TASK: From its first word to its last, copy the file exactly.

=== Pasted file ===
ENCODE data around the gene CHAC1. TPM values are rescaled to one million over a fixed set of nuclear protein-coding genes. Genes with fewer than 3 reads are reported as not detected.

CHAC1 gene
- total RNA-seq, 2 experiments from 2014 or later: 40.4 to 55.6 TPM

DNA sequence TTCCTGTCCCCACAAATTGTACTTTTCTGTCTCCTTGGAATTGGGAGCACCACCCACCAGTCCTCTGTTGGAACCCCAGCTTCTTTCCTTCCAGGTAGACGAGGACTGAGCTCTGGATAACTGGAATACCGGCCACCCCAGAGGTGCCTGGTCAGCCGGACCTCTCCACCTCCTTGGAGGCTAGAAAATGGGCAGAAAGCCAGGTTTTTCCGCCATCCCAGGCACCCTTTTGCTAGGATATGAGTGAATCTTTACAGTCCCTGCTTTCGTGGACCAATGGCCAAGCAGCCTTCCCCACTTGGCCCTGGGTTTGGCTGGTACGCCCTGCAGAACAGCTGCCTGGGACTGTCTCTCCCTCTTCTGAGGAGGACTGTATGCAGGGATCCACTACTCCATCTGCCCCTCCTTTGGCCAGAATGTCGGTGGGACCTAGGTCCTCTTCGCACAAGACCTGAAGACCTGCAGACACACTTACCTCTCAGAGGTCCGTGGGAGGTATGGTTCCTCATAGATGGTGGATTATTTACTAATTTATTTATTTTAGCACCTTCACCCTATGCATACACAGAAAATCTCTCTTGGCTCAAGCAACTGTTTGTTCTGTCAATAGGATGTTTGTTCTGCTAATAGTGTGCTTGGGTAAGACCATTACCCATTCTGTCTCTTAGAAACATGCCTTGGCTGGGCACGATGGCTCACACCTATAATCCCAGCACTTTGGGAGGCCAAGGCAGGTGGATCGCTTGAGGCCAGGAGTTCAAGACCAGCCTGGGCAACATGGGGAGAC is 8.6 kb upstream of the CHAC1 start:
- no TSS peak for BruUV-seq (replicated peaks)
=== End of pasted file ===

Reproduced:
ENCODE data around the gene CHAC1. TPM values are rescaled to one million over a fixed set of nuclear protein-coding genes. Genes with fewer than 3 reads are reported as not detected.

CHAC1 gene
- total RNA-seq, 2 experiments from 2014 or later: 40.4 to 55.6 TPM

DNA sequence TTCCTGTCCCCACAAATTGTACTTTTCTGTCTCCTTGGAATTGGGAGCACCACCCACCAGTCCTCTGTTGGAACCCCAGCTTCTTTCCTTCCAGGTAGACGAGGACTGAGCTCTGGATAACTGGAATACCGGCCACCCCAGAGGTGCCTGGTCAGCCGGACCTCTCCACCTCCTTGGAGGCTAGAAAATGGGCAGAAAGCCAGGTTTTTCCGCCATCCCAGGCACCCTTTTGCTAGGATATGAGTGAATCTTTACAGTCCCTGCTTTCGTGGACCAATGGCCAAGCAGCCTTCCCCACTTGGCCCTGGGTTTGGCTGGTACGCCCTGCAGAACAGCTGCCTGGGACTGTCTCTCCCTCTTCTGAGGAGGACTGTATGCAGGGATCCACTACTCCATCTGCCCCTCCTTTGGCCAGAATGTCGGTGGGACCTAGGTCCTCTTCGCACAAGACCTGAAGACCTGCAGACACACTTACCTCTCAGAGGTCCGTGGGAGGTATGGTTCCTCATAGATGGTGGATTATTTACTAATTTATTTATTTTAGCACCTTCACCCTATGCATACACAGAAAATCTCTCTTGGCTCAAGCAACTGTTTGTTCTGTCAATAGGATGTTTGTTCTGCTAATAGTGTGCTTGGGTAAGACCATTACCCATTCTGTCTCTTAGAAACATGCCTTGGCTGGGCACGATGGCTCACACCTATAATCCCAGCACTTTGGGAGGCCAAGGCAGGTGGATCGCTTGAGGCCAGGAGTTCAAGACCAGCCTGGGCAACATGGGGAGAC is 8.6 kb upstream of the CHAC1 start:
- no TSS peak for BruUV-seq (replicated peaks)